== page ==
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Esoteric Buddhism

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Esoteric Buddhism
密教 ( Jpn Mikkyo ) esoteric Buddhism (zhen-yan-zong) represents both the open teachings of exoteric Buddhism and the secret teachings of the Buddha that are only available to those who have received proper initiation from a true Vajra Master.

Shakyamuni Buddha transmitted these secret teachings to His son Rahula and the Shambala King, Suchandra. He continued to transmit them after His death to adepts who were able to receive them.

It includes the five divisions of esoteric practice (mantras, mudras, visualizations, mandalas, and inner and outer tantra initiation or empowerment) and rituals as well as the sixth division of all the exoteric teachings.

It is not true esoteric Buddhism if it does not include the teachings of exoteric Buddhism.

It is sometimes referred to as vajrayana Buddhism or tantra. It includes the Lineage of the Elders of the Hinayana, the Profound and Method Lineages of the Mahayana, and the Practices and Blessings Lineages that are unique to the Vajrayana.

The Chinese form is called Chen-yen Tsung while the Japanese form is called Shingon. Tibetan esoteric Buddhism offers the highest forms of practice.

See discourse on Kalachakra.

    Also, Esoteric teachings. Those Buddhist teachings that are conveyed secretly or implicitly and are held to be beyond the understanding of ordinary persons. They are defined in contrast to the exoteric teachings, or those teachings that are explicitly revealed and accessible to all.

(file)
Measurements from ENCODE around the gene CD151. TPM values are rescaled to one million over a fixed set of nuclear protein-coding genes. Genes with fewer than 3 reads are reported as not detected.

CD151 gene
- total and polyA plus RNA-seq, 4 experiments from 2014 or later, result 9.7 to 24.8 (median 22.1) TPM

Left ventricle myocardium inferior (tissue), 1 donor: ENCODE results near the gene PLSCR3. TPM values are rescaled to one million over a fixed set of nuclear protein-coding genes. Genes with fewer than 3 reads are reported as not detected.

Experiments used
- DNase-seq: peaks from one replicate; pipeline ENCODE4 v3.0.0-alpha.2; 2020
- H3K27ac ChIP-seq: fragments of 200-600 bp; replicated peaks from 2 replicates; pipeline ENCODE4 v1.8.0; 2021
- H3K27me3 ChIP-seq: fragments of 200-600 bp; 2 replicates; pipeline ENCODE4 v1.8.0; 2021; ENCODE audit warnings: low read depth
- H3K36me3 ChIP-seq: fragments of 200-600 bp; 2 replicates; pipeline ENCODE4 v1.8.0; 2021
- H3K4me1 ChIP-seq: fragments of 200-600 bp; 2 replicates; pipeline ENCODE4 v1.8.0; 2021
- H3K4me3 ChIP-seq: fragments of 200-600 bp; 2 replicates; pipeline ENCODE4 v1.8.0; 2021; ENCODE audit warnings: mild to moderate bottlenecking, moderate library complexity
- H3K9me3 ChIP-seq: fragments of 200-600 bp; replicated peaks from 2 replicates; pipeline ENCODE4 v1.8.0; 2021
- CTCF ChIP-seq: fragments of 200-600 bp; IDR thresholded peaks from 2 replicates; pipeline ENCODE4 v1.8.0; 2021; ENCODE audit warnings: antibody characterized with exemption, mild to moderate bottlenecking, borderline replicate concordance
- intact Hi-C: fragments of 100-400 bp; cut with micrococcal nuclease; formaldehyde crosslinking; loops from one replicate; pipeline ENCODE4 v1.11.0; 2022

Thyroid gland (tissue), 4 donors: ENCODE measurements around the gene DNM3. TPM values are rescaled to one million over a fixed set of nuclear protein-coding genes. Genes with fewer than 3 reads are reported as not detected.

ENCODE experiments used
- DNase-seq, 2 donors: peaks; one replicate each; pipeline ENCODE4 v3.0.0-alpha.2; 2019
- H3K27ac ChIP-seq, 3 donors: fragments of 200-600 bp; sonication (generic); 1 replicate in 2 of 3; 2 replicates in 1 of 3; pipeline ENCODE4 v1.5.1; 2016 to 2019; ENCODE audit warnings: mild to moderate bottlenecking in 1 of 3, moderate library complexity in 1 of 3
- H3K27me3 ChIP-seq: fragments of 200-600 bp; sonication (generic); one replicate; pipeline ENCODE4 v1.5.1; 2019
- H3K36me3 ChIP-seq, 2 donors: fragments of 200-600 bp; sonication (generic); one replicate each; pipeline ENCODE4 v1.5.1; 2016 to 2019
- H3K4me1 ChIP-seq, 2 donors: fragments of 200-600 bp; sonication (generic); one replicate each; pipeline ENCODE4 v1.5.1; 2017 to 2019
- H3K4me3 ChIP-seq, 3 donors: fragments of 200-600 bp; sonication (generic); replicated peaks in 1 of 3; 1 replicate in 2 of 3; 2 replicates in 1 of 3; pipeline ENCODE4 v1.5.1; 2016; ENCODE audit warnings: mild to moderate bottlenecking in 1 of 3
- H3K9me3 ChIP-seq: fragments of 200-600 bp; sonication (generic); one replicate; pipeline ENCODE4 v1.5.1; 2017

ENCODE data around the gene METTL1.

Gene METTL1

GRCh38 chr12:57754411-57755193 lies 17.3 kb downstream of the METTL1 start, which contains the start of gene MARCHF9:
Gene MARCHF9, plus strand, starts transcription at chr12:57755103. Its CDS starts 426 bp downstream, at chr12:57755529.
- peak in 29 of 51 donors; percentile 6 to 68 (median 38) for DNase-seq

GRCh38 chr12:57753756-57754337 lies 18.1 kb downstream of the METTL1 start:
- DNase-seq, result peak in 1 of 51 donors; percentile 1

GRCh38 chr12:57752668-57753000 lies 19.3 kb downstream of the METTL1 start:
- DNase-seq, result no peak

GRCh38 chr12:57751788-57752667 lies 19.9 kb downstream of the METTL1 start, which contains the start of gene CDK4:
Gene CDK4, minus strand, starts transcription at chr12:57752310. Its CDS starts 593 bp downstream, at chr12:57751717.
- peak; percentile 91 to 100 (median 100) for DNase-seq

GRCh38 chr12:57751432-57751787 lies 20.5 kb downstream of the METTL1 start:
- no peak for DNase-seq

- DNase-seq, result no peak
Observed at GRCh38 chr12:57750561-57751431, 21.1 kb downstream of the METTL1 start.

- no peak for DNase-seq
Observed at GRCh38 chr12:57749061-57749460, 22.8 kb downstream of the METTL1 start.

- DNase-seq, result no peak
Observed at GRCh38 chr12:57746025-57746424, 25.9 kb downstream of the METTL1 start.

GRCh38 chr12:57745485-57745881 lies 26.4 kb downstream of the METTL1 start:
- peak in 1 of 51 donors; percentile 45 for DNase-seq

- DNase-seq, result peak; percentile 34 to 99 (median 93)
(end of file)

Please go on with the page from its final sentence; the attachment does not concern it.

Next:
According to the True Word ( Jpn Shingon) school, the Esoteric teachings are those teachings that Mahavairochana Buddha preached secretly to Vajrasattva, who compiled them and sealed them in an iron tower in southern India.

The school holds that they contain the enlightenment of Mahavairochana Buddha, which is said to be beyond ordinary understanding.

The line of transmission of Esoteric Buddhism is held to be from Vajrasattva to Nagarjuna, and then down through Nagabodhi, Chin-kang-chih (Skt Vajrabodhi), Pu-k'ung (Amoghavajra), Hui-kuo, and finally to Kobo, the founder of the True Word school in Japan.

The school also lists eight patriarchs who upheld Esoteric Buddhism: Nagarjuna and Nagabodhi who spread it in India; Chin-kang-chih, Pu-k'ung, and Shanwuwei (Shubhakarasimha) who introduced and established it in China; I-hsing and Hui-kuo who propagated it in China; and Kobowho brought it to Japan.

Esoteric Buddhism in India was a Form of Tantrism that incorporates indigenous magical and ritualistic elements such as symbolic gestures (mudras) and spells (mantras), as well as diagrams (mandalas) and the worship of numerous deities.


Shanwuwei, Chin-kang-chih, and Pu-k'ung introduced Esoteric Buddhism to China. Kobo (774-835), who went to China and studied under Hui-kuo, a Disciple of Pu-k'ung, brought these teachings to Japan.

He systematized them as the Japanese True Word school.

According to this school, the Esoteric teachings are the three mysteries the Mind, mouth, and Body of Mahavairochana Buddha. Mahavairochana is believed to be omnipresent, constantly expounding the Law for his own enjoyment.